(Reuters) – King Digital Entertainment Plc’s stock plummeted more than 13 percent on Wednesday as signs that the company may be losing steam overshadowed better-than-expected quarterly results from…
At least that’s the bet one hedge fund manager is making, shorting the home building sector on the belief that a “generational shift” is creating permanent renters.
When it comes to the housing market, a small faction of the hedge fund world has little faith that 20-somethings will play much of a role in a recovery. Some investors have so little faith, in fact, that they are actively betting against the ability of young people to become homeowners in the near future, or possibly ever.
At the 2014 Sohn Investment Conference in New York on Monday, famed bond investor Jeffrey Gundlach presented a large short position in home building stocks, an investment thesis predicated on his belief that young people will fail to realize the “American Dream” of owning their own home due to a confluence of generational factors.
“The kids aren't all right,” Gundlach said to a packed auditorium at Lincoln Center, an audience made up primarily of hedge fund managers and traders congregating to hear investment ideas from their most successful peers. “Renting is more appealing as a generational preference across all geographic areas in the U.S.”
Gundlach cited low employment, student loan debt, and declining wages among the “millennial” generation as reasons for his short bet on a housing recovery, and also noted that many 20-somethings were moving back in with their parents. This, Gundlach initially thought, was an indication that young people were trying to save on increasingly higher rental costs to buy a home. But that endeavor has so far failed to materialize in the housing market.
While some studies have suggested that “millennials” are showing a strong desire to become homeowners, the mortgage market has seen plunging demand in recent months.
On the heels of Gundlach's presentation, shares of homebuilding stocks dropped 1% to 2%, including XHB, the specific exchange-traded fund Gundlach stated he was shorting.
Still, Robert Goldsborough, a fund analyst at Morningstar covering the XHB ETF, says that while Gundlach's bet against home ownership gains could indeed turn out to be a prescient one, it's much too early to tell if 20-somethings dragging their feet on buying homes will be a significant contributing factor.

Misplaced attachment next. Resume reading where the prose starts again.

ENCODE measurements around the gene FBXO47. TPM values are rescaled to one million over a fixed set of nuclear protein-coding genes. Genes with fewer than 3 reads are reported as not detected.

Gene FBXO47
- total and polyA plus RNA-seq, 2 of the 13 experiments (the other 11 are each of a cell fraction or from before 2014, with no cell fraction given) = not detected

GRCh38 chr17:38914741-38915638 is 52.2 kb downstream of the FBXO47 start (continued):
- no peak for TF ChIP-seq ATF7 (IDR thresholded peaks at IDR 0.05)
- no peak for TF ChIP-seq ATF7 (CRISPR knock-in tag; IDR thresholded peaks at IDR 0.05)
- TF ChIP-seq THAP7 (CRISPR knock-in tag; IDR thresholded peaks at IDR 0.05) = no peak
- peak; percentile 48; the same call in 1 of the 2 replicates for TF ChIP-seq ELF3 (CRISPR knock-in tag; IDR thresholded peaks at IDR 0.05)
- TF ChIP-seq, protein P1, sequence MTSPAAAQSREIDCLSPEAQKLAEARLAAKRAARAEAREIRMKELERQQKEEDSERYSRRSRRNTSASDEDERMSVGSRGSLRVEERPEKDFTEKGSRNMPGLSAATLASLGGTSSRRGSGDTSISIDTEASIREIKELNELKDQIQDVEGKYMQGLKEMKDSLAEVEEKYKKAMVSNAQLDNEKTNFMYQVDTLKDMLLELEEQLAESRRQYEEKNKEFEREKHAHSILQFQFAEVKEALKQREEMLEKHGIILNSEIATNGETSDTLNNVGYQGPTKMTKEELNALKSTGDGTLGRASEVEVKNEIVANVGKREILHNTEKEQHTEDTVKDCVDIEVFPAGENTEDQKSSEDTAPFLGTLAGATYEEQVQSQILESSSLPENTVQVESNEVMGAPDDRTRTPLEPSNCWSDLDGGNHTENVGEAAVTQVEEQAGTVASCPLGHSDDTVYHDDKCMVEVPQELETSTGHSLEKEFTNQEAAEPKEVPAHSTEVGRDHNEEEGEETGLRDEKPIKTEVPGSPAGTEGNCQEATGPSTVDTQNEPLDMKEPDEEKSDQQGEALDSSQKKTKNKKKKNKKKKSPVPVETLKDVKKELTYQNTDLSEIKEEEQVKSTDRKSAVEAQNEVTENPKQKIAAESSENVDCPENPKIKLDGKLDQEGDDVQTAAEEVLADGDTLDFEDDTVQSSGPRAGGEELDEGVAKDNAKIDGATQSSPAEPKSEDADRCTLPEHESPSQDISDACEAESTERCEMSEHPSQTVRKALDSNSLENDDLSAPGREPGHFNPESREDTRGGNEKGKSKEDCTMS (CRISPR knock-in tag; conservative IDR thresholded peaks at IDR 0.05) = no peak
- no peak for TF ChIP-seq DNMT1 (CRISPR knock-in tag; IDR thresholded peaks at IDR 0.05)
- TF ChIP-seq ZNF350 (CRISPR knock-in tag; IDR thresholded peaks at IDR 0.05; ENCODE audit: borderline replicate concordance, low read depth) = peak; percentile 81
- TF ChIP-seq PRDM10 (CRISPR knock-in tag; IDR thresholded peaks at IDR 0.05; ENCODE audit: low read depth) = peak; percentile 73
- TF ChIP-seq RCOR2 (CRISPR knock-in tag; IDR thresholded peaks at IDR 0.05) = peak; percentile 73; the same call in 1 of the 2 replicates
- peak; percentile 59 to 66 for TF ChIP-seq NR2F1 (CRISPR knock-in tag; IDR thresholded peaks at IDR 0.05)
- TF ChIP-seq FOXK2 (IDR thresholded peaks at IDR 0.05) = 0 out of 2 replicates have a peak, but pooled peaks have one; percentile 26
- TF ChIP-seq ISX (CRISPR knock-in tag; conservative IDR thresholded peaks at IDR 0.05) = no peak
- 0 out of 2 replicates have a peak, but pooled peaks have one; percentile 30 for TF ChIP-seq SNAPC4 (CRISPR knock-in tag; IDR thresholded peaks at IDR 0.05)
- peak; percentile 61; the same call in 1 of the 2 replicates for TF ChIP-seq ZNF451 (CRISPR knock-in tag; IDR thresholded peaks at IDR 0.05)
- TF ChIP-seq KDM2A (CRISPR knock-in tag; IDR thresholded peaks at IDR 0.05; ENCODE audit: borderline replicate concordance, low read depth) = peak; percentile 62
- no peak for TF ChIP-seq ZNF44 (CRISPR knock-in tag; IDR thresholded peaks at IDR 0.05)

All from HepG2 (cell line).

“Housing stocks tend to trade heavily on sentiment,” Goldsborough said. “They don't necessarily trade on fundamentals. “[Gundlach] expects very bad news ahead. He thinks even if there's new supply, there won't be enough buyers. [Millennials not buying] is a secular, long-term call, and I can certainly see how he could make that argument. We're not going to know this answer ultimately for another decade. If what happens unfolds the way that Jeff has laid out that it will, there's no question that homebuilding stocks are going to get hammered.”
Sales of existing images in the recently introduced Lean In collection are up 31% from last year. Getty’s Pamela Grossman and Cosmopolitan ‘s editor-in-chief talked about changing stock images of women in media.
Getty Images' “Lean In Collection”
Sales of images in the collection that Getty already owned are up 31% from last year, a percentage that's expected to increase as many clients are using some of the photos in mockups right now and will license them months from now, Pam Grossman, director of visual trends at Getty, said at The Atlantic and the Aspen Institute's New York Ideas conference on Tuesday. The collection, introduced in February in conjunction with Sheryl Sandberg's LeanIn.org, aims to supplement notoriously stereotypical and sometimes sexist stock photos with more accurate representations of women today.
“We're pretty thrilled about it,” said Grossman, who joined Cosmopolitan Editor-in-Chief Joanna Coles on a panel called “Changing the Stock Image of Women.” “We have a lot of content in there of business meetings, and it seems a little bit obvious, but the images where the woman is the one in the leadership position, the one at the head of the table, the one speaking, and the men look a little more collaborative or ancillary, those are performing really well.” The collection also has lots of images of fathers in which a woman might be doing something else like working on a laptop, she said.
Coles, too, has been making efforts toward including more images of empowered women in Cosmo.
“Not all the women in Cosmo are fantastically thin,” she said, adding that she tries to avoid pictures of “thin, white wasted youth where they do look slightly druggie and kind of weird.” Coles said she met with Facebook's Sandberg when she took the editor-in-chief job, and the two “talked intensively of images of women and how could we show women in leadership positions because if you can't see it, you can't be it.”
Still, that doesn't mean Cosmo is walking away from using, say, Photoshop.
“I'm the first person at Cosmo to demand that I'm airbrushed within an inch of my life — there's no reason anybody needs to see these wrinkles, they've been hard-won,” Coles said. But the magazine uses Photoshop within reason, like if a celebrity or a model has a spot or a cold sore, or even if there's an odd shadow on the picture.
Grossman agreed that “we're not the image police.” But it's essential to show “a lot of different alternatives and options and possibilities,” she said.
“Women are the primary users of social media… that's an immense amount of control for the first time in history, I would argue,” Grossman said. Because women are dominating the conversation, “it's shifting the ways in which we're sharing images of ourselves.”